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|CED in the History of Media Technology|
The Teldec or TED VideoDisc system was the first postwar consumer disc system to be given a public demonstration in Berlin, Germany in June 1970. The system had been under development for seven years by the German firms AEG Telefunken and Teldec (Teldec was a joint subsidiary of Telefunken and English Decca). Like the other prototype VideoDisc systems that followed, the player was similar in appearance to an audio turntable. The existence of the Teldec system legitimized RCA's VideoDisc research group (at the expense of Holotape), and at the same time energized disc research at RCA, as there was now a competitor.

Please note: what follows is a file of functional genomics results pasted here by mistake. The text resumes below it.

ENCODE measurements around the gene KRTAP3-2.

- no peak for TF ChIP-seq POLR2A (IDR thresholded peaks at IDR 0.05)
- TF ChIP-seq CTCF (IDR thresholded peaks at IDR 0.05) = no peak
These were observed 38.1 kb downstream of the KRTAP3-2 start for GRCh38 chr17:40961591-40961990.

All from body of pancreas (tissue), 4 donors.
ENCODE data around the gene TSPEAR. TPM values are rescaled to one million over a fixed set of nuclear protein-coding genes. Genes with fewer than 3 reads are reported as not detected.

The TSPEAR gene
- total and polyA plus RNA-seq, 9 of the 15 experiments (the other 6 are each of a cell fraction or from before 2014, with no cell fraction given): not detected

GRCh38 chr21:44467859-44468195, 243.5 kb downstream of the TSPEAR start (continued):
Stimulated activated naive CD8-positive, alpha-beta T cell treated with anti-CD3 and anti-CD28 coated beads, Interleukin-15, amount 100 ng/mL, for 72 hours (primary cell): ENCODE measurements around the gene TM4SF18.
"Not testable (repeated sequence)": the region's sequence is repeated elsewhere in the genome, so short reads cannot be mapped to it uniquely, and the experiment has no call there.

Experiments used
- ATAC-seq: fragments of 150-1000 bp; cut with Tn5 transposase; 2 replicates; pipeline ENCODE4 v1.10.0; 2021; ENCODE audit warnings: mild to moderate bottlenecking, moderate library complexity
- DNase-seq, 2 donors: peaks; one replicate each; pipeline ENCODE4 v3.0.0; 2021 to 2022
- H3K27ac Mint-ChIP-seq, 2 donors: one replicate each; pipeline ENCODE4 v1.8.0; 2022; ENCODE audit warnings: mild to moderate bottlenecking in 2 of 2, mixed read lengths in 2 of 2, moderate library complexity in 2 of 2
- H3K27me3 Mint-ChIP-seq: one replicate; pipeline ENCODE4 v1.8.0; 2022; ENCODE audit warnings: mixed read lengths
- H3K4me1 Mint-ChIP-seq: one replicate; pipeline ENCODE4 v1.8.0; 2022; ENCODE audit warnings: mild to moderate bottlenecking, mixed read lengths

The Teldec system used paper-thin PVC discs suspended in air only by the central hub. These thin grooved discs became rigid when rotating at the 1500 RPM playback speed. The 1970 prototype demonstration provided 5 minutes of B&W video from an 8" disc, and changers that could play a stack of discs were being developed. The pickup arm tracked the disc linearly (same as CED), with each groove corresponding to one television frame, making effective freeze frame possible. The diamond-tipped stylus used the piezoelectric effect, wherein a crystal produces voltage proportional to the mechanical stress applied. The crystal, located directly above the diamond stylus, received this variable stress from the hill-and-dale grooves of the disc. The Teldec system went on the market in 1975, thus also becoming the first postwar consumer VideoDisc system to be marketed.